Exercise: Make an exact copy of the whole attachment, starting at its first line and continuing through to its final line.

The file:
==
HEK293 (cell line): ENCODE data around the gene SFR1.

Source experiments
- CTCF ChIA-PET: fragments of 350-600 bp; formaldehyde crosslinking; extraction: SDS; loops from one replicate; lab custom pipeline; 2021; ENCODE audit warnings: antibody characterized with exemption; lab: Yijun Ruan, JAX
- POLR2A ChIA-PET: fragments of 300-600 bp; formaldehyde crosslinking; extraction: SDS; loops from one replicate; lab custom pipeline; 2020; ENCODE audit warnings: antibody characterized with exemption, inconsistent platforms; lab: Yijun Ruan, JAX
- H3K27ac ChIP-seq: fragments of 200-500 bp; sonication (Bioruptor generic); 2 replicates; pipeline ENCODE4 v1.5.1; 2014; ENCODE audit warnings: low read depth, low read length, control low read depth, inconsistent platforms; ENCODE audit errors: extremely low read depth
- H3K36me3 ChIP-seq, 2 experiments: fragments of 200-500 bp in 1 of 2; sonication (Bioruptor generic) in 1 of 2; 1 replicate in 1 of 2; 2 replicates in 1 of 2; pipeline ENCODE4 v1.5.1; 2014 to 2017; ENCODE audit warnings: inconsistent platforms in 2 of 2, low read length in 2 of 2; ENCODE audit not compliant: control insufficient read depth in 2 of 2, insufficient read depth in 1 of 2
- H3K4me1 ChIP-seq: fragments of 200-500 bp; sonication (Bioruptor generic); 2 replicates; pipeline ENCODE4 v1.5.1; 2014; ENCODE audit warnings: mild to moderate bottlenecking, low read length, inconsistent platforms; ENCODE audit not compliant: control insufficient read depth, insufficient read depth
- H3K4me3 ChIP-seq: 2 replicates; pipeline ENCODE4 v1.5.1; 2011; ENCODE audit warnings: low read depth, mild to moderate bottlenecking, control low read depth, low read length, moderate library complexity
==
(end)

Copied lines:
HEK293 (cell line): ENCODE data around the gene SFR1.

Source experiments
- CTCF ChIA-PET: fragments of 350-600 bp; formaldehyde crosslinking; extraction: SDS; loops from one replicate; lab custom pipeline; 2021; ENCODE audit warnings: antibody characterized with exemption; lab: Yijun Ruan, JAX
- POLR2A ChIA-PET: fragments of 300-600 bp; formaldehyde crosslinking; extraction: SDS; loops from one replicate; lab custom pipeline; 2020; ENCODE audit warnings: antibody characterized with exemption, inconsistent platforms; lab: Yijun Ruan, JAX
- H3K27ac ChIP-seq: fragments of 200-500 bp; sonication (Bioruptor generic); 2 replicates; pipeline ENCODE4 v1.5.1; 2014; ENCODE audit warnings: low read depth, low read length, control low read depth, inconsistent platforms; ENCODE audit errors: extremely low read depth
- H3K36me3 ChIP-seq, 2 experiments: fragments of 200-500 bp in 1 of 2; sonication (Bioruptor generic) in 1 of 2; 1 replicate in 1 of 2; 2 replicates in 1 of 2; pipeline ENCODE4 v1.5.1; 2014 to 2017; ENCODE audit warnings: inconsistent platforms in 2 of 2, low read length in 2 of 2; ENCODE audit not compliant: control insufficient read depth in 2 of 2, insufficient read depth in 1 of 2
- H3K4me1 ChIP-seq: fragments of 200-500 bp; sonication (Bioruptor generic); 2 replicates; pipeline ENCODE4 v1.5.1; 2014; ENCODE audit warnings: mild to moderate bottlenecking, low read length, inconsistent platforms; ENCODE audit not compliant: control insufficient read depth, insufficient read depth
- H3K4me3 ChIP-seq: 2 replicates; pipeline ENCODE4 v1.5.1; 2011; ENCODE audit warnings: low read depth, mild to moderate bottlenecking, control low read depth, low read length, moderate library complexity